I can go along with that to a certain extent: reading only what you know you enjoy means you never challenge yourself. Staying within your comfort zone can be limiting. But I don’t completely buy the idea:  if I start reading a book I suspect I won’t like and do indeed find I absolutely loathe it, I see little point in persevering to the bitter end just to be able to say I read it and now I know why I hate it.

What do you think -do you agree with Gabbert? Read the full story here 

Article: Faber and Faber

Faber and Faber is marking its 90th anniversary this year, a landmark which triggered an interesting article in the Daily Telegraph this week. I never realised that there is only one Faber – the company was formed by Geoffrey Faber but the “and Faber” was supposedly added following a suggestion by the poet Walter de la Mare (whose work the company went on to publish) to add a second Faber into the company name ‘because you can’t have too much of a good thing’.

Another piece of useful/useless information I gleaned from this article was that the company turned down a number of books that went on to become mega hits: Paddington Bear; Down and Out in Paris and London; 1984. Oops….

To their credit though they have spotted some outstanding talent over the years: thirteen Nobel Laureates and six Booker Prize-winners  (including the most recent Milkman by Anna Burns) isn’t to be sniffed at….

I wish I could add a link to the article but the Daily Telegraph operates a pay for view/subscription model…..

 

And so that’s a wrap for this episode of Bookends. Have you found anything new exciting and to read this week that might entice me?

Bookends #12 December 2018

This week’s Bookends features an article about reading African women writers, a blog post about the importance of context in our reading and a book written by a woman who for eight years was hardly out of the media spotlight.

Book: Blue Sky  by Kate Atkinson

Big SkyKate Atkinson used to be one of my favourite authors. But we parted company when she brought out A Life after Life in 2013. I abandoned it half way through. I know I was in a minority in saying that I didn’t enjoy this novel (it won the Costa Book of the Year) but sometimes that happens.  Her next book, A God In Ruins picked up some of the same characters and themes so it didn’t appeal to me.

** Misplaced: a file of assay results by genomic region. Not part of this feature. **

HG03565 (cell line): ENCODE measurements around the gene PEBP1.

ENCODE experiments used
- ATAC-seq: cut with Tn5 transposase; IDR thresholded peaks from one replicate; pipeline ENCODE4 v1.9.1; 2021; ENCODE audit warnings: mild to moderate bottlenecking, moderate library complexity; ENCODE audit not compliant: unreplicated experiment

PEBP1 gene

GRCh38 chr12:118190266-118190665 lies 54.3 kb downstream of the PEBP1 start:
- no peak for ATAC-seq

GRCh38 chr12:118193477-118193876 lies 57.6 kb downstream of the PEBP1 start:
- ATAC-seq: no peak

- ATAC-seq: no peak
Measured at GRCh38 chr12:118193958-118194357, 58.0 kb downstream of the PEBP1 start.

I’ve yet to catch up with her most recent novel Transcription which features a young woman who is recruited by an obscure wartime department of the Secret Service.

But now, thanks to Susan at A Life in Books I discover that she already has another book in the pipeline. Big Sky will be published in 2019 and will mark a return after a nine year absence to her detective series, featuring the ex-Cambridge Constabulary private investigator, Jackson Bodie.

The publishers Transworld will not release details of the plot until next year so until then we’ll have to make do with the cover image….. I’m hoping however that these two books will see the return of my love affair with Atkinson.

Blog Post: Books of the Year

This is the time of year when many publications and bloggers reflect on the last 12 months and decide what titles make their ‘Books of the Year’ list. The Millions newsletter has been running a series of articles on this theme for the past few weeks – you can read them here 

If you don’t have the time to read through all these lists, help is at hand via Kate at Books are My Favourite blog who has amalgamated multiple published lists into her Top 50 Books of 2018. This is a great resource because it shows which books which most regularly appeared in “Best of ….” lists. Judging by this, An American Marriage by Tayari Jones is the outstanding hit of this year since it appears in 17 separate lists.

What I found interesting about Kate’s list was how few of the 2018 Booker Prize contenders are included. Only 11 lists included The Booker winner Milkman by Anna Burns. It actually rated lower overall than three other candidates: The Mars Room by Rachel Kushner, The Overstory by Richard Powers and Washington Black by Esi Edugyan.

Here is Kate’s post 

Article: African women writers

reading-africaGuardian journalist Gary Younge was embarrassed by how few women writers from Africa he had read. Though he was familiar with many of the big names like Chimamanda Adichi and Nadine Gordimer, there were many more countries about whose literature he knew nothing. So he decided to do something about it by making 2018 his year of reading African women writers.

He’s now read 19 books by authors from Morocco, Ghana, Zimbabwe, Nigeria, Sierra Leone, Senegal, Egypt, Somalia, Uganda, Ethiopia, Cameroon and Guadeloupe.

As a result his perceptions have been turned on their head. When he began his project he expected that reading African women would be “self-improving but not necessarily enjoyable.” But to his surprise it’s been “mostly the latter and often both.” He’s read books that portrayed ordinary domestic scenes and love between Africans, books that dealt with migration and books set against a background of political upheaval.

I recognised a few of the author names he mentions but there are many more who are new to me. These will be great additions to the list of books to read for my World of Literature project. 

If you’re thinking of making a 2019 resolution to read more broadly, this article could gie you some good pointers about authors to explore. Read Gary Younge’s article here 

 

 

And so that’s a wrap for this episode of Bookends. Have you found anything new exciting and to read this week that might entice me?

%d bloggers like this: